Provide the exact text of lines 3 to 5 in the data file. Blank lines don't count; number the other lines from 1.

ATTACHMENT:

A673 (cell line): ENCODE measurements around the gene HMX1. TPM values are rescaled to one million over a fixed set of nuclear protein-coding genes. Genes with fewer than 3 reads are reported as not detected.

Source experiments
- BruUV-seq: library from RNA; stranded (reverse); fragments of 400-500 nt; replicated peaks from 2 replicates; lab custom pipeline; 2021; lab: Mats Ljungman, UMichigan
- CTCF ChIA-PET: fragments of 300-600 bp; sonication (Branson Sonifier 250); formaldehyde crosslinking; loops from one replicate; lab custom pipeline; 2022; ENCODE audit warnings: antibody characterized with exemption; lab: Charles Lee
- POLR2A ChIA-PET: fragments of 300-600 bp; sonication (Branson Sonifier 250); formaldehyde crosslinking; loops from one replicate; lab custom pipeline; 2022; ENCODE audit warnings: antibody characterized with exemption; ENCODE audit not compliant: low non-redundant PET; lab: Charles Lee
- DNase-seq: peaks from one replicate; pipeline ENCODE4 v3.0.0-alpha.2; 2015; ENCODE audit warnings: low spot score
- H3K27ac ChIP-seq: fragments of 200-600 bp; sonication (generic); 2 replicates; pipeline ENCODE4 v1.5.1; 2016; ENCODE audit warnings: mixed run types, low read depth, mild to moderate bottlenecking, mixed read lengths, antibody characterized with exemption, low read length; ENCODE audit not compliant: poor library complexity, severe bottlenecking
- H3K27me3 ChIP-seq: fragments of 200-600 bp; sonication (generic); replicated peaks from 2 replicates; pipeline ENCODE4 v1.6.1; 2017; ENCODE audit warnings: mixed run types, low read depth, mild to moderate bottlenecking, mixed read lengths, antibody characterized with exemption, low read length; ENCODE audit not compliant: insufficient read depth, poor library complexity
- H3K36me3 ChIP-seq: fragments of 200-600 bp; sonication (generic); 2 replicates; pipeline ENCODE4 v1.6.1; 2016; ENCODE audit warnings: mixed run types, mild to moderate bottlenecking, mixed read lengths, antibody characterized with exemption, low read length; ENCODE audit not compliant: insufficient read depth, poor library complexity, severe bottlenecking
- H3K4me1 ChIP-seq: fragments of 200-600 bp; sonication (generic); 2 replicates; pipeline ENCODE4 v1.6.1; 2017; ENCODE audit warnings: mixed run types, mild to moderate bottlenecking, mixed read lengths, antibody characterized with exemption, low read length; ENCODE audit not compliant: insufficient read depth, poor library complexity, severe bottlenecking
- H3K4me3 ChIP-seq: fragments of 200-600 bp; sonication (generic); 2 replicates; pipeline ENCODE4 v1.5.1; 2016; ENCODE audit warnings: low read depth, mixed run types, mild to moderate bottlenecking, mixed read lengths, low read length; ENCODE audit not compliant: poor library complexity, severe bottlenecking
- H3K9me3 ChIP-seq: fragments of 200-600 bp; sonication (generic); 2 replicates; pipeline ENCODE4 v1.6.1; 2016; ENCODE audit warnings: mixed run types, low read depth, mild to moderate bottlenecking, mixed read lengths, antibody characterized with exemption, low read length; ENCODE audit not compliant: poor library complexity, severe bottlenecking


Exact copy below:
- BruUV-seq: library from RNA; stranded (reverse); fragments of 400-500 nt; replicated peaks from 2 replicates; lab custom pipeline; 2021; lab: Mats Ljungman, UMichigan
- CTCF ChIA-PET: fragments of 300-600 bp; sonication (Branson Sonifier 250); formaldehyde crosslinking; loops from one replicate; lab custom pipeline; 2022; ENCODE audit warnings: antibody characterized with exemption; lab: Charles Lee
- POLR2A ChIA-PET: fragments of 300-600 bp; sonication (Branson Sonifier 250); formaldehyde crosslinking; loops from one replicate; lab custom pipeline; 2022; ENCODE audit warnings: antibody characterized with exemption; ENCODE audit not compliant: low non-redundant PET; lab: Charles Lee